Column 829We are therefore faced with a stunning contradiction : allegedly one of the most free enterprise parts of the economy has become one of the most dependent on the state. Private landlords are now fast overtaking farmers as the recipients of the largest amount of state handouts. If Her Majesty's Government want to do something about people who sponge off the state, it is to private landlords, not to the homeless or the beggars, that they should direct their attention.
As a result of increasing rents, housing benefit costs have rocketed, and nowhere faster than for private sector tenants. However, neither tenants, nor the public purse, nor housing generally has benefited--only private landlords. In cash terms, housing benefit for private tenants has increased 3.5 times in five years, from £1 billion in 1988-89 to £3.8 billion in 1993-94. However, in that period the number of claimants increased by only one third--by 300, 000. Yes, the Treasury is right to be worried about that spiralling expenditure, but quite wrong if it believes that a policy of subsidising private landlords in that way makes any social or economic sense.
It is a matter of simple arithmetic to answer the question that the hon. Member for Hertfordshire, North rightly asked me. For the same money, many, many more people could have been housed in local authority or housing association homes--and they would have been better housed too. This is a crackpot policy which is wasting money and leaving people ill-housed. Do not Ministers ask themselves
Mr. Bates : I am immensely grateful to the hon. Gentleman for giving way. I remind him of an interview that he gave to "Roof" magazine, in which he set out his vision for housing in Britain, and said that his No. 1 priority would be to repeal the legislation, which was a provision to allow tenants to purchase their council homes. Does he regret that interview ?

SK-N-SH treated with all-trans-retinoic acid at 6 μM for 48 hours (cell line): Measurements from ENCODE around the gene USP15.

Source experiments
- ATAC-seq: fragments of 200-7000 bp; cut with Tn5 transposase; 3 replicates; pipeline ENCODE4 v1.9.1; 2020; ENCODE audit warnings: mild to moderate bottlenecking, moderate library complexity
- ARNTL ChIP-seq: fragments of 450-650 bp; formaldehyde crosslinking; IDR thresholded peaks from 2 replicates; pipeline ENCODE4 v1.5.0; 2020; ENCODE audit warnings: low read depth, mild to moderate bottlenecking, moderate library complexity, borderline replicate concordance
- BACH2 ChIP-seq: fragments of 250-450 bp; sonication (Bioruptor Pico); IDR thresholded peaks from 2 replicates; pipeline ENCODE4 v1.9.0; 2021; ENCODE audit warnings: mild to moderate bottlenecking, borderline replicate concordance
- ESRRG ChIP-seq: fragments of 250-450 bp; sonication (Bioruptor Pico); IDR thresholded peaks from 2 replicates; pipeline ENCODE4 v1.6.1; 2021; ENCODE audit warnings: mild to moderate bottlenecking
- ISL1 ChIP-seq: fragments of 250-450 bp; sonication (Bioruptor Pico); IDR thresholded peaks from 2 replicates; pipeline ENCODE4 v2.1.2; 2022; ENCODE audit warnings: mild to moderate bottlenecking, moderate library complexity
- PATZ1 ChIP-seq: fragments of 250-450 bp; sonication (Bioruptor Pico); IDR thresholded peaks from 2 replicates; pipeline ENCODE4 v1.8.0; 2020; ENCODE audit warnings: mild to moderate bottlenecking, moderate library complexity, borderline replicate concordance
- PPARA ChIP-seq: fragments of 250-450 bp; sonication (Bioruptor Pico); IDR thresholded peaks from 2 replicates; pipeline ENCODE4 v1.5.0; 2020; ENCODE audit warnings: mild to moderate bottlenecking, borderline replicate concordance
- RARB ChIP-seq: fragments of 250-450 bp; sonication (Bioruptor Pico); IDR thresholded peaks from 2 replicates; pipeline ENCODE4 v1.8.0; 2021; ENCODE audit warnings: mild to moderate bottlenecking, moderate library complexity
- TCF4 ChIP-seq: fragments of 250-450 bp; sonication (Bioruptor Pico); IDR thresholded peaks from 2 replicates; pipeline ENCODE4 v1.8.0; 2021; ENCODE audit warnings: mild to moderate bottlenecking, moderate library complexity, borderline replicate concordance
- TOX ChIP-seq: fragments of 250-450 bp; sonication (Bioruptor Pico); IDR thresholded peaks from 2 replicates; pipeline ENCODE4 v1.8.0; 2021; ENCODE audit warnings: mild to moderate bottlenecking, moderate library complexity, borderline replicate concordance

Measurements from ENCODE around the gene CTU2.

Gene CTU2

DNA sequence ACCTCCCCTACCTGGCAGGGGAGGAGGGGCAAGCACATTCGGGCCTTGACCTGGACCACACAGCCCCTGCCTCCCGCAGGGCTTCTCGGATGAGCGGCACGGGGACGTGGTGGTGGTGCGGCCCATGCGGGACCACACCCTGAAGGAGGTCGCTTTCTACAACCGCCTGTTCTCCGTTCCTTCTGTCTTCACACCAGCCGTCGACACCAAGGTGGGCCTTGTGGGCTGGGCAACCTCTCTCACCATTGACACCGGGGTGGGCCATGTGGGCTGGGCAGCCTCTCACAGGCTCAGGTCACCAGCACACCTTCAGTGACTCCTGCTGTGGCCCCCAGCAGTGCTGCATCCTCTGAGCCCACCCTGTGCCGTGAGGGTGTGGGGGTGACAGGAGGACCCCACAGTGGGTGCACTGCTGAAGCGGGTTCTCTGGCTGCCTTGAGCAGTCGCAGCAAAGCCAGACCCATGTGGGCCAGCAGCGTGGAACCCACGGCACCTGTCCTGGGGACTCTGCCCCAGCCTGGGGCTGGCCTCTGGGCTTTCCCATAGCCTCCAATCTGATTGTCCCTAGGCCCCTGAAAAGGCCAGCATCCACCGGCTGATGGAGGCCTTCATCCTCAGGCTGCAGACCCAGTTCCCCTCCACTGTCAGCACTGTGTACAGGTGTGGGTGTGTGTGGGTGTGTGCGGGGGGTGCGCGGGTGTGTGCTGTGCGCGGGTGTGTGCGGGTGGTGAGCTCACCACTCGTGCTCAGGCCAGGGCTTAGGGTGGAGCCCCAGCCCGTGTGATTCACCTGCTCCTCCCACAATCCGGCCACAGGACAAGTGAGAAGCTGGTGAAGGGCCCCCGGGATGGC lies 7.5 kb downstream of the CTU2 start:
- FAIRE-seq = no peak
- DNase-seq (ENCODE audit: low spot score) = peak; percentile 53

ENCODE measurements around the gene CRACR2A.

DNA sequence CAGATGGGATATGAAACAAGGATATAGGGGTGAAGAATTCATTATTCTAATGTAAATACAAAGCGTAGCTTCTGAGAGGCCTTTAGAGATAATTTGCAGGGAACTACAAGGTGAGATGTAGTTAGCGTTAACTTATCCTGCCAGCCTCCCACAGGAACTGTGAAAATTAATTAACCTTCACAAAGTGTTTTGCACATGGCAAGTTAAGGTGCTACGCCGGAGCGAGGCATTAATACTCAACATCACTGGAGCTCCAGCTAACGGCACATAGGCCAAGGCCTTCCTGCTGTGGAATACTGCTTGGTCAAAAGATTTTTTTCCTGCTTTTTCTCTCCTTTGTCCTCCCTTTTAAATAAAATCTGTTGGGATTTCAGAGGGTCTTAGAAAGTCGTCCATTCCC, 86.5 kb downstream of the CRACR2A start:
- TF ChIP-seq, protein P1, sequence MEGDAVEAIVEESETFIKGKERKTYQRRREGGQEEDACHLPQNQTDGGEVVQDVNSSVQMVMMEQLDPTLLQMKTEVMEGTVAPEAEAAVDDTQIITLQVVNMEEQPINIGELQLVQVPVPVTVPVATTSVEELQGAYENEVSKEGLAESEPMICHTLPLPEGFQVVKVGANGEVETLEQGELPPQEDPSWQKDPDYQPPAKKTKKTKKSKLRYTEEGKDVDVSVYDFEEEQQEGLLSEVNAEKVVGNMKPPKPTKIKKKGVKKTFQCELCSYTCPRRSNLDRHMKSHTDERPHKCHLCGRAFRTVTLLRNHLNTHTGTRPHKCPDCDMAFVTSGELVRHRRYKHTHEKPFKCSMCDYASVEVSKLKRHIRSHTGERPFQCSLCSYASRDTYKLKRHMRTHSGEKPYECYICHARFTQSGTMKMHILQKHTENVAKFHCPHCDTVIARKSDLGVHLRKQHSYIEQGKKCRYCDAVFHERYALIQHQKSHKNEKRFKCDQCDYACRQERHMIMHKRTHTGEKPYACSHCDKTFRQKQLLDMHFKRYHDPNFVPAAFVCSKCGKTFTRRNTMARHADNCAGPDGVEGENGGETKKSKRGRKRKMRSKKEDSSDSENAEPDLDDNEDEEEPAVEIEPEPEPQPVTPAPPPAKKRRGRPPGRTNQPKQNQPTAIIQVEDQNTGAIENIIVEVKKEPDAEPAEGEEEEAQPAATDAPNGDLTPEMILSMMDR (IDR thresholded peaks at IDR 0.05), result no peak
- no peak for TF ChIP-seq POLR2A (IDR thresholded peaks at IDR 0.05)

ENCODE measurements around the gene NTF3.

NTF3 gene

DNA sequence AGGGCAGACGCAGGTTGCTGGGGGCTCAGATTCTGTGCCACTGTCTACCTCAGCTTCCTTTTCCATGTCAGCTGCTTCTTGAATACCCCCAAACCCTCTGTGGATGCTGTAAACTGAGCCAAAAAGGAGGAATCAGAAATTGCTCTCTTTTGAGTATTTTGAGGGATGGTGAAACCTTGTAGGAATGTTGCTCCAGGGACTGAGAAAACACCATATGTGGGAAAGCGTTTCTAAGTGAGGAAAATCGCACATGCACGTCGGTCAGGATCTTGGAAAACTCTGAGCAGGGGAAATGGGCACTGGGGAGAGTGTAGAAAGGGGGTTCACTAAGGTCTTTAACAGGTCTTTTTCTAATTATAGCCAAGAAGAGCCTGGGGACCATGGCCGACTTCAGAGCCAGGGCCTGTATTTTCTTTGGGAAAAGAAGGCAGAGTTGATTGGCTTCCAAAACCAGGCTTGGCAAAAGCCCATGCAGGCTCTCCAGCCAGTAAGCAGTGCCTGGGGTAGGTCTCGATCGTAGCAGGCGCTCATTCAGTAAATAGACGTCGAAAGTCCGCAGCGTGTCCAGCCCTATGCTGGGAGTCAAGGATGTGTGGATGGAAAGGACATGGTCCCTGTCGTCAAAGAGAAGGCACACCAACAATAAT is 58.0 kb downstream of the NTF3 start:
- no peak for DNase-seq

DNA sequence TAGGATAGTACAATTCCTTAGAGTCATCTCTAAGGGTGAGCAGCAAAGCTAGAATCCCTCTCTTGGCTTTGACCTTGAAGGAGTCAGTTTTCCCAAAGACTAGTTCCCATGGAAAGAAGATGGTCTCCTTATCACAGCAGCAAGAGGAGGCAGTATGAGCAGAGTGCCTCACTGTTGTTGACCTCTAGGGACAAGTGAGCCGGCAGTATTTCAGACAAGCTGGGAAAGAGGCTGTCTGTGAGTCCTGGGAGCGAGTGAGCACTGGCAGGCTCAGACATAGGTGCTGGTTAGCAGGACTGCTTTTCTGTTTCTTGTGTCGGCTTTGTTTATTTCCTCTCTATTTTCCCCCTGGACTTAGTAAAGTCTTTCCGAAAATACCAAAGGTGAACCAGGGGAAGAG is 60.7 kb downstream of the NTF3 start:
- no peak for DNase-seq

Mr. Straw : Do I agree with it now ? Our policy has changed-- [Interruption.] --but not quite as frequently as that of the Conservative party has changed. If the hon. Gentleman cares to read the reports of the Standing Committee on the Housing Bill for January, February and March 1980, on which I sat, he will realise that much of our opposition was not to the principle of the sale of council houses--for Conservative Members forget that the previous Labour Government had allowed local authorities to sell council houses at a discount. Our opposition to that
Column 830Our opposition to that was based on our anticipation that councils would not be allowed to use the capital receipts from the sale of houses to restore and renew the housing stock.
The other point of that interview, and of a speech that I gave to Shelter in July 1980, which certainly stands the test of time, was that I predicted --although I do not often get such things right--that, 10 years later, there would be a housing crisis, with many more people homeless and with a great shortage of social housing, precisely because the Government had stopped authorities from using their capital receipts.
Several hon. Members rose
To the extent that Ministers ask themselves the question about the